Ser­vic­ing

But some GOP law­mak­ers ar­gue that help­ing pri­vate in­sur­ers bear more of the costs and risk of flood dam­age would be a sig­nif­i­cant im­prove­ment.

National Mortgage News - - Contents - By brian collins

Democrats wary of GOP flood in­sur­ance pro­pos­als

democrats are rais­ing con­cerns about a Repub­li­can push to trans­fer more of the risk of flood in­sur­ance to pri­vate in­sur­ers as Congress works to­ward reau­tho­riz­ing the fed­eral flood in­sur­ance pro­gram.

Dur­ing a re­cent House Fi­nan­cial Ser­vices Com­mit­tee hear­ing, Rep. Max­ine Wa­ters, D-Calif., said she fears pri­vate in­sur­ers will go af­ter the wealth­ier, low-risk home­own­ers and leave the Na­tional Flood In­sur­ance Pro­gram to cover the riskier, more flood-prone home­own­ers.

“I be­lieve that reau­tho­riza­tion can be bi­par­ti­san,” said Wa­ters, the top Demo­crat on the panel. “But I am con­cerned that if we do not work to­gether and heed my call, it will cause ir­repara­ble harm to the mil­lions of Amer­i­cans who rely on the NFIP to pro­tect their homes and busi­nesses.”

But Chair­man Jeb Hen­sar­ling, R-Texas, and other GOP law­mak­ers ar­gue that help­ing pri­vate in­sur­ers bear more of the costs and risk of flood dam­age would be a sig­nif­i­cant im­prove­ment.

R. J. Lehmann, a se­nior fel­low at the R Street In­sti­tute, tes­ti­fied that is es­sen­tial that “we be­gin the tran­si­tion to pri­vate, risk-based flood in­sur­ance mar­ket.”

He noted the NFIP al­ready serves a high-risk pool of home­own­ers. “Only a rel­a­tively small num­ber of home­own­ers buy flood in­sur­ance and vast ma­jor­ity of NFIP pol­icy hold­ers live in a 100-year flood plain,” Lehmann said. “That is a high-risk co­hort. There are no cher­ries to pick.”

Lehmann also said that the Fed­eral Emer­gency Man­age­ment Agency com­pleted a rein­sur­ance trans­ac­tion ear­lier this year, which al­lows the fed­eral agency to pass some of its flood risks on to in­vestors.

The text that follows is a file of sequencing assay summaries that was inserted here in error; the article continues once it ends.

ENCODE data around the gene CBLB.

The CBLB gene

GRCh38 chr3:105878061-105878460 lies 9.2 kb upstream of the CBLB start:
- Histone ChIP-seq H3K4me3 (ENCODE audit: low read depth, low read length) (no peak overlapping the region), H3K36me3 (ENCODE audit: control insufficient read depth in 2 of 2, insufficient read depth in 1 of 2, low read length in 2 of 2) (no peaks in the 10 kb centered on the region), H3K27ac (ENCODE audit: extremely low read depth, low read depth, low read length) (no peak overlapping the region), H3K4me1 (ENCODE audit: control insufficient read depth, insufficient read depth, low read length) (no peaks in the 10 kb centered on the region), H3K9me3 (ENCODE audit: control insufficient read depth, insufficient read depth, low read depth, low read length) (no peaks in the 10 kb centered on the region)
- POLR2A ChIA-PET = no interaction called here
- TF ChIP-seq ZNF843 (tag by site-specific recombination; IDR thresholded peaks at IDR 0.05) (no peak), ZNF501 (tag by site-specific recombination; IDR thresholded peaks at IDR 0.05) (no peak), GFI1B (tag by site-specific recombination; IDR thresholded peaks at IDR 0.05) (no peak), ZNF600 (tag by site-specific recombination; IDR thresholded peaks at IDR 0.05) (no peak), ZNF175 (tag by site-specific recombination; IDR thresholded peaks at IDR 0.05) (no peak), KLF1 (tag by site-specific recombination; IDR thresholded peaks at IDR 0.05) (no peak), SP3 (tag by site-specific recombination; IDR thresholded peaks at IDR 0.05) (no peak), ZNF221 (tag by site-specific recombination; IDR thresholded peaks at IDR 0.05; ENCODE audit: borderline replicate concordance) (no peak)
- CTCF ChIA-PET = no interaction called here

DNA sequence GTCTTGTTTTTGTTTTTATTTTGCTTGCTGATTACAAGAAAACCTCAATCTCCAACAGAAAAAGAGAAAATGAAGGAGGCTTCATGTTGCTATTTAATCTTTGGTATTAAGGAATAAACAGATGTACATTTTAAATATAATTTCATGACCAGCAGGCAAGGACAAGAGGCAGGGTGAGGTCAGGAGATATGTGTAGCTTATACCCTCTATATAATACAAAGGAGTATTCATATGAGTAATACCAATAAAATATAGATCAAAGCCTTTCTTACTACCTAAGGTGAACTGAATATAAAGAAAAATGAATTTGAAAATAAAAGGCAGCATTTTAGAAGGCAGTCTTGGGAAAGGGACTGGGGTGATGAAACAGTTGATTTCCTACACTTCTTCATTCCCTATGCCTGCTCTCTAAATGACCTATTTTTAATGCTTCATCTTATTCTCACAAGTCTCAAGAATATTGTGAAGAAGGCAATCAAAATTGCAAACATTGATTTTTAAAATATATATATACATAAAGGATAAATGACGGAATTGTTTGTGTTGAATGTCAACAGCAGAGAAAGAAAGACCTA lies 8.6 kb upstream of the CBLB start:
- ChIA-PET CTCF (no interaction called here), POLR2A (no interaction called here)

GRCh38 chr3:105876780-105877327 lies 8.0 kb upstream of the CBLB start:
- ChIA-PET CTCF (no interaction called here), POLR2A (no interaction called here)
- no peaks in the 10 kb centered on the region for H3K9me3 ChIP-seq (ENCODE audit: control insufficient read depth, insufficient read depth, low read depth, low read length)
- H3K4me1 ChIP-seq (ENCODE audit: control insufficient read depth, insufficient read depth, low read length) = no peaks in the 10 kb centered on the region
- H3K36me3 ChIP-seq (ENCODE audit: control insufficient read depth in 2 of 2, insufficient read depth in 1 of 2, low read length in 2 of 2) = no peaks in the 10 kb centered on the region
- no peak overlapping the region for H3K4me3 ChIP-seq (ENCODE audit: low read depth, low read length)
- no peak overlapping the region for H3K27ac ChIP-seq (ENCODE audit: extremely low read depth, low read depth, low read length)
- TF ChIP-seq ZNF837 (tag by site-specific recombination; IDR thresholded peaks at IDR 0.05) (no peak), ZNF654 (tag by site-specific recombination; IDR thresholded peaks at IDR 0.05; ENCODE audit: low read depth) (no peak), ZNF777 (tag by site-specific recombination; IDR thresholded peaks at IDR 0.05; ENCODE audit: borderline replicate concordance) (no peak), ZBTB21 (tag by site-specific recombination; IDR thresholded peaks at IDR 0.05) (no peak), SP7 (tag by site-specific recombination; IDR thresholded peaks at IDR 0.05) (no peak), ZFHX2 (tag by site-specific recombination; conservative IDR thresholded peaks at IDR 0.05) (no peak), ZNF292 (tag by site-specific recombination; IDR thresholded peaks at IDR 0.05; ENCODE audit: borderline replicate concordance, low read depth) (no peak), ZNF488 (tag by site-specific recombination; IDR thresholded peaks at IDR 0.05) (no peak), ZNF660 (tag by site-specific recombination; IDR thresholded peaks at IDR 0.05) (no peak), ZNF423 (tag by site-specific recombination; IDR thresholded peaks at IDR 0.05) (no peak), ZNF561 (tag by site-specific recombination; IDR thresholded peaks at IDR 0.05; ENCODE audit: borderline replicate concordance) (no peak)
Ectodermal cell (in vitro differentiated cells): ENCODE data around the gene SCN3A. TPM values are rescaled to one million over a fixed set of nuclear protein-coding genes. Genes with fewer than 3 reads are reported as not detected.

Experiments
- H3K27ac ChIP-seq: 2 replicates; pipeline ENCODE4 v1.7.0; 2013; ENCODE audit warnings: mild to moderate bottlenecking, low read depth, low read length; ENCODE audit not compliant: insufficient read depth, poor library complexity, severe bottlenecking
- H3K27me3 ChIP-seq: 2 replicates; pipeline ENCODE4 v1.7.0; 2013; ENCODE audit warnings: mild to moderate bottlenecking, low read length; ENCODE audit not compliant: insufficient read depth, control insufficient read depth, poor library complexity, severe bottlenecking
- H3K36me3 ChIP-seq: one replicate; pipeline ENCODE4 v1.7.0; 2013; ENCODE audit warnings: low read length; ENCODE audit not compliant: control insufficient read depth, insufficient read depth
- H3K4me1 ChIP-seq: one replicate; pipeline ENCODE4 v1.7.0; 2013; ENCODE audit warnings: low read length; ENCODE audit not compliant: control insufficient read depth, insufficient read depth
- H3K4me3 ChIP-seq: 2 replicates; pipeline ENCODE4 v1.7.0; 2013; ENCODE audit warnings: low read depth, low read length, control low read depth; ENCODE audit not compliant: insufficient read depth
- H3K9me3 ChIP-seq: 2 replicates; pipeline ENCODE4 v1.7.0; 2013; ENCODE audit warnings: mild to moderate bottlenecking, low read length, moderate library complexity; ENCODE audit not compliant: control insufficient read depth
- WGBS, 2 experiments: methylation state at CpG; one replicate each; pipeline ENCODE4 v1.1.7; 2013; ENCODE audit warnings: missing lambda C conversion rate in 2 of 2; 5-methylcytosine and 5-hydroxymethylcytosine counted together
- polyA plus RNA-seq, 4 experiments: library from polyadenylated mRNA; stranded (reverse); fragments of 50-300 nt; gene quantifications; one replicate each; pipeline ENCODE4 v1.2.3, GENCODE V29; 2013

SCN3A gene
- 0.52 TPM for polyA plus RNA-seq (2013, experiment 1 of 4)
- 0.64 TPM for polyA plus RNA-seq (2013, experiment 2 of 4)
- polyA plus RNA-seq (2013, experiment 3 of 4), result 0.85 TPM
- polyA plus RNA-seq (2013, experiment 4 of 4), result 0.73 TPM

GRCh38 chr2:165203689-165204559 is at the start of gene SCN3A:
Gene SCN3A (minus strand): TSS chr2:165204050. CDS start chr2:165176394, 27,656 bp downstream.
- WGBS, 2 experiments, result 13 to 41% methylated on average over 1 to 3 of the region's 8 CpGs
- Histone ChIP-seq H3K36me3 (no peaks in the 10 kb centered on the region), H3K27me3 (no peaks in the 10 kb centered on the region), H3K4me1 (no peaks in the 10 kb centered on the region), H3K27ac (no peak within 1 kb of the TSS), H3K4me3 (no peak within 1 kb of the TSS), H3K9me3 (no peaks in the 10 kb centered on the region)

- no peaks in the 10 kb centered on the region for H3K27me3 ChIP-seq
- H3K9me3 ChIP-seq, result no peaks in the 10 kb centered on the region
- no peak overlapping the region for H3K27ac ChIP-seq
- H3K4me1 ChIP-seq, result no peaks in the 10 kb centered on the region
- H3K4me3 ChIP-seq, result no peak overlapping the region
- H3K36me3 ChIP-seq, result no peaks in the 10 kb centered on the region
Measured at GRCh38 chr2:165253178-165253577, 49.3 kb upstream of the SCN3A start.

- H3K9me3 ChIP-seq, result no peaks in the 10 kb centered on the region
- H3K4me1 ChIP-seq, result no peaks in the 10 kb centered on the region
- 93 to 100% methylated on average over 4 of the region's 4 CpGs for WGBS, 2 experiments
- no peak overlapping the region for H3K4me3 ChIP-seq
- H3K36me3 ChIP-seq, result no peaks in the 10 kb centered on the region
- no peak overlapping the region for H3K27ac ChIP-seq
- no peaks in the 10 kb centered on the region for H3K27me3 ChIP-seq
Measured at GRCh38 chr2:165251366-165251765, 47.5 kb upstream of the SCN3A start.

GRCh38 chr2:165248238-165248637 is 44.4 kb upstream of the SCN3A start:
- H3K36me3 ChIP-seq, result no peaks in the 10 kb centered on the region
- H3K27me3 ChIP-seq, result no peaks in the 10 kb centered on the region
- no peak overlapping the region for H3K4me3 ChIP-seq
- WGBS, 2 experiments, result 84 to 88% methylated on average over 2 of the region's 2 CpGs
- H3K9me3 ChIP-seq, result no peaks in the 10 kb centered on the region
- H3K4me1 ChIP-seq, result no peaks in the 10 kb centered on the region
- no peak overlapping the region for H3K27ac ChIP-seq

Steve El­lis, vice pres­i­dent of Tax­pay­ers for Com­mon Sense, said FEMA should em­ploy rein­sur­ance and other fi­nan­cial in­stru­ments to man­age risk.

“There have been enor­mous tech­no­log­i­cal in­no­va­tions that en­able in­sur­ers to ac­cu­rately price risk and pro­vide prod­ucts and cov­er­age unavail­able through NFIP,” El­lis said. “To­day the in­dus­try is clam­or­ing to write flood in­sur­ance and re­move some of the risks from tax­pay­ers like they do else­where in the world.”

But Caitlin Berni, vice pres­i­dent of pol­icy and com­mu­ni­ca­tion for Greater New Or­leans Inc., said there is “no sim­ple so­lu­tion to main­tain­ing the af­ford­abil­ity of NFIP pre­mi­ums and keep­ing the NFIP on sound fi­nan­cial foot­ing.”

Greater New Or­leans is a re­gional eco­nomic devel­op­ment al­liance serv­ing a 10-par­ish re­gion of south­east Louisiana. The al­liance is con­cerned the Repub­li­cans’ ap­proach might in­crease pre­mi­ums and re­duce af­ford­abil­ity.

“In­creas­ing the floor on pre­mium in­creases from 5% to 8% will have a detri­men­tal ef­fect on pre­mium af­ford­abil­ity,” Berni said. “In­creas­ing the floor will neg­a­tively im­pact many more pol­icy hold­ers. We urge Congress not to in­crease rates or sur­charges in this reau­tho­riza­tion bill.”

Congress is un­der the gun to pass a flood in­sur­ance bill by Oct. 1, when the pro­gram is due to ex­pire.

There are also con­cerns that House GOP lead­ers want to stop grand­fa­ther­ing flood in­sur­ance pre­mium rates by 2021.

“The grand­fa­ther­ing of prop­er­ties is one of the most ef­fec­tive af­ford­abil­ity tools avail­able,” said Re­becca Stern­hell, deputy direc­tor of the New York City fed­eral af­fairs of­fice.

“In­creas­ing the floor on pre­mium in­creases from 5% to 8% will have a detri­men­tal ef­fect on pre­mium af­ford­abil­ity,” she said.

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